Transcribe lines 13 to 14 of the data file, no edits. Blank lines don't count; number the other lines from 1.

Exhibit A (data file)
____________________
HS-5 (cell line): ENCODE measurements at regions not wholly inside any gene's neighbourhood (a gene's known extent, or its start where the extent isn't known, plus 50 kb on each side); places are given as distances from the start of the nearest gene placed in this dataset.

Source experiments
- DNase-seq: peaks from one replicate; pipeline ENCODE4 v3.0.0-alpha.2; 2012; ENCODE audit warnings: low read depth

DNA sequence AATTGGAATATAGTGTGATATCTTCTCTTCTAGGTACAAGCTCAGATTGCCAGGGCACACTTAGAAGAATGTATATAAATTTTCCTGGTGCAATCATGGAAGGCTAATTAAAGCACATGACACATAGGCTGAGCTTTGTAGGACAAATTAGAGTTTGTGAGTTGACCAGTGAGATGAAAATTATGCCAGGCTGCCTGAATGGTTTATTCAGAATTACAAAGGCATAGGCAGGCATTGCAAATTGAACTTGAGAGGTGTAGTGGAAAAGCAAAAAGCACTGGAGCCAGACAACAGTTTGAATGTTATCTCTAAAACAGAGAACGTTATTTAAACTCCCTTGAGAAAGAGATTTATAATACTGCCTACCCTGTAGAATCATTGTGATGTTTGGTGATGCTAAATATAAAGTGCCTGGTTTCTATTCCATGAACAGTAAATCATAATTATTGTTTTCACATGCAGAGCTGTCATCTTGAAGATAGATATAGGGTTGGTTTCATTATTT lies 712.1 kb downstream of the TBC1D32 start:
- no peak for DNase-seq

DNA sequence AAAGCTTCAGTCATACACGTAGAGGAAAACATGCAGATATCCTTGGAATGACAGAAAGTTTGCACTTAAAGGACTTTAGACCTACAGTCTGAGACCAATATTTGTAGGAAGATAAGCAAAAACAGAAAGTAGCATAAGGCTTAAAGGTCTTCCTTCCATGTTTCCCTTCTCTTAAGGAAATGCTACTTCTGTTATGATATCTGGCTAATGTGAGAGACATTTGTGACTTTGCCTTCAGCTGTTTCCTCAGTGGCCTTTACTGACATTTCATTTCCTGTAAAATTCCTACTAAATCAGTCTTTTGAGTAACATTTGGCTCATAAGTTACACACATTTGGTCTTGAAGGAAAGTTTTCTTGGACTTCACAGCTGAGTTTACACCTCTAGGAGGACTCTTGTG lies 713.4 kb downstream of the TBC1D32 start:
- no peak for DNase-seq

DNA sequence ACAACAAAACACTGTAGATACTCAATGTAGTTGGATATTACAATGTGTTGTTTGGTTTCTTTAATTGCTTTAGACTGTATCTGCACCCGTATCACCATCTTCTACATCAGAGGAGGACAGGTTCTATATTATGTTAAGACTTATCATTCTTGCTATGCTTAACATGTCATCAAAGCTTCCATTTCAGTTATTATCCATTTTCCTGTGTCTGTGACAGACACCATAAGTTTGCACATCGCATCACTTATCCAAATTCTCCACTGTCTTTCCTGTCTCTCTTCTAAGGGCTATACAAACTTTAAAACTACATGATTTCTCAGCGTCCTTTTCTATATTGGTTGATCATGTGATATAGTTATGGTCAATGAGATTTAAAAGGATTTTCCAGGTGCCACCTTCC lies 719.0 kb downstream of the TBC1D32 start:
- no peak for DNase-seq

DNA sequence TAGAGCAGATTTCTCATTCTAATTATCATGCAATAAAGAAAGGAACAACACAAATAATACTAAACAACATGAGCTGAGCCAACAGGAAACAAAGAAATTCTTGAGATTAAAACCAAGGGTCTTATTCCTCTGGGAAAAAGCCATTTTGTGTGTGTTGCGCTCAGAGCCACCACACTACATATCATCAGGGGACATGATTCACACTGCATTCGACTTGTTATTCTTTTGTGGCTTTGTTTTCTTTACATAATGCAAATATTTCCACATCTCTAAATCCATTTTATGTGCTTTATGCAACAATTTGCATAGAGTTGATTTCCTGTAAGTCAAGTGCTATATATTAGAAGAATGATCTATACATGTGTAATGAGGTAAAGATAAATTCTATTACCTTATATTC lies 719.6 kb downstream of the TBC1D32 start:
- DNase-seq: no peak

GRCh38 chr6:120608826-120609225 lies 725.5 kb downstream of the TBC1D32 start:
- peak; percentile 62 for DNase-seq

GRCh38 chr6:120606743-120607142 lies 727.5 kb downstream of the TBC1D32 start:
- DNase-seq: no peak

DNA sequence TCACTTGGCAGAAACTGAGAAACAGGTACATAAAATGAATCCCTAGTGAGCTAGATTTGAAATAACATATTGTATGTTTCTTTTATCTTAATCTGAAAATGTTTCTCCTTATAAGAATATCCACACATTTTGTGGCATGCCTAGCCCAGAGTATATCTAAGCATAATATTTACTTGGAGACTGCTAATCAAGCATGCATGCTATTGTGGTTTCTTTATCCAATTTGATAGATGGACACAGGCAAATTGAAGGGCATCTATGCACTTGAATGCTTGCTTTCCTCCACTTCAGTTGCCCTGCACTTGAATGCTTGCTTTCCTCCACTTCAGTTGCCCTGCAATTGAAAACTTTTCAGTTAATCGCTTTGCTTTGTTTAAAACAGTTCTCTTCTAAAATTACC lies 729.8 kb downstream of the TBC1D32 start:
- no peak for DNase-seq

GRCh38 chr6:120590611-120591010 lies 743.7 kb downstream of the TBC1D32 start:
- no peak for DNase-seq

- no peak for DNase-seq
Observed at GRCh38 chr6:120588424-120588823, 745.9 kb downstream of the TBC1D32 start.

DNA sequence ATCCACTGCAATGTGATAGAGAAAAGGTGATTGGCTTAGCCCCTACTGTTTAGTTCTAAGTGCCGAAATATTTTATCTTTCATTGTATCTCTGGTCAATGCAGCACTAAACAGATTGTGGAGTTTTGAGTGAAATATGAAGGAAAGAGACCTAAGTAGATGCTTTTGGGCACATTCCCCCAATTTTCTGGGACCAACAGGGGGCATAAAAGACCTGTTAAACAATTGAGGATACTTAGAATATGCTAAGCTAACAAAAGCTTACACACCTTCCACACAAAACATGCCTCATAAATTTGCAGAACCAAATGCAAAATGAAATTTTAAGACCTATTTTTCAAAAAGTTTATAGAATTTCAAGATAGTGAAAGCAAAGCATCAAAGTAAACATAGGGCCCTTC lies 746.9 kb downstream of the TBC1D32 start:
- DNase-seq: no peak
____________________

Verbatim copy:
- peak; percentile 62 for DNase-seq

GRCh38 chr6:120606743-120607142 lies 727.5 kb downstream of the TBC1D32 start: